Winchester Model 1892
A rifle made in far greater numbers than the 1886 is its little brother, the Winchester 1892. First offered in the same pistol cartridges as the older 1873, more than 1 million rifles were made before being discontinued in 1932. The ’92 came along after the frontier was settled, yet if you watch Western films and television, you’d think the little rifle served well before the Civil War as well.
The 1892 also was made in a wide variety of models with plenty of options. In its day, ammunition for the ’92 was up-powered to take advantage of the extra strength. Like the ’86, it offers the shooting collector a strong, wonderfully smooth lever action. When found in like-new condition, prices can be high even if in the common configuration of a standard working carbine. The .44-40 1892 Carbine pictured sold for $40,250 at Rock Island Auctions.
Winchester Model 1894
In sheer popularity, all must bow to the Winchester Model 1894. More than 7 million were made over its more than 100-year production life, and countless deer and other game animals have been felled by John Browning’s most enduring lever action design.
Even well used models sell at a premium, especially in the odder calibers. The plain, rather common .32 Win. Spl. carbine pictured made in 1950 with about 85 percent of that nice post-War Winchester blue finish sold for $923 at Morphy’s in 2021, while the highly finished, factory engraved .30-30 Win. rifle in 99.9 percent condition sold for $103,500 at a Rock Island Auction in 2021.
Winchester Model 1895
John Browning’s last lever-action rifle for Winchester was also one of the least successful, although it was chambered in many up-and-coming high velocity smokeless cartridges such as the .30-40 Krag and .30-06. President Theodore Roosevelt romanticized the 1895 in .405 Win. after taking it to Africa and calling it his “Big Medicine Rifle.”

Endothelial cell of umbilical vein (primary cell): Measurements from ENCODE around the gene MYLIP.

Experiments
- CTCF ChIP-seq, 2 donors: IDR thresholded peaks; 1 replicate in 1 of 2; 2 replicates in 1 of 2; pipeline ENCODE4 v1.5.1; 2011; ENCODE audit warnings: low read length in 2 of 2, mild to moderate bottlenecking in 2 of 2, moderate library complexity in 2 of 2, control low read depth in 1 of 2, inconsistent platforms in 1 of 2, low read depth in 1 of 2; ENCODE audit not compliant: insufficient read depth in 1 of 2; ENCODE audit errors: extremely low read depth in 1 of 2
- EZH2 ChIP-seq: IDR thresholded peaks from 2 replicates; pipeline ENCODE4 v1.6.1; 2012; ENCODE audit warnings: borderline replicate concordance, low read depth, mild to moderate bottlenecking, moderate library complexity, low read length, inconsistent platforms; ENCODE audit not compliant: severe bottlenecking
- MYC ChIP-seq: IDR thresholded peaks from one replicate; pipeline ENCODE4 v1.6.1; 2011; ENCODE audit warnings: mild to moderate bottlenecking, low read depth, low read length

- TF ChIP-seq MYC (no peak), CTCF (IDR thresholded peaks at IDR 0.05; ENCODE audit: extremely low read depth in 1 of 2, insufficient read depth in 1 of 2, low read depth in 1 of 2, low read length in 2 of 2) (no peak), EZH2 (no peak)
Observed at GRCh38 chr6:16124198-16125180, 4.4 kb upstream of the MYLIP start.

Production numbers of the original (Browning/Winchester has reintroduced the rifle in modern times) are skewed by the purchase of these rifles during World War I by the Russian government purchase of 293,816 of the 426,754 total made—although the actual numbers are contested by sources.
The saddle-ring carbine version and hunting rifle in .405 are the bookends for romanticists, since the carbine seen commonly among the Arizona Rangers and Pancho Villa’s men along the Southwestern border. But prices haven’t approached the more popular rifles. The only known factory-engraved .30-40 saddle-ring carbine, still in exquisite condition, went for $22,800 at a Morphy auction in 2018, so collector interest in these rifles keeps it on the low end.
Winchester Model 71
The final lever action in this little study is the Model 71 in .348 Win. Fewer than 50,000 were made of this simplified 1886 action, and they are often found in excellent condition—due mostly to lack of ammunition. They were still made when production craftsmanship was high at Winchester and are beautifully finished.
Whether these rifles will ever take off with collectors remains to be seen, and they seem to sell at reasonable prices for the quality of the manufacture. The deluxe pre-World War II Model 71 shown in very high condition sold for only $3,163 at Rock Island Auction in 2021.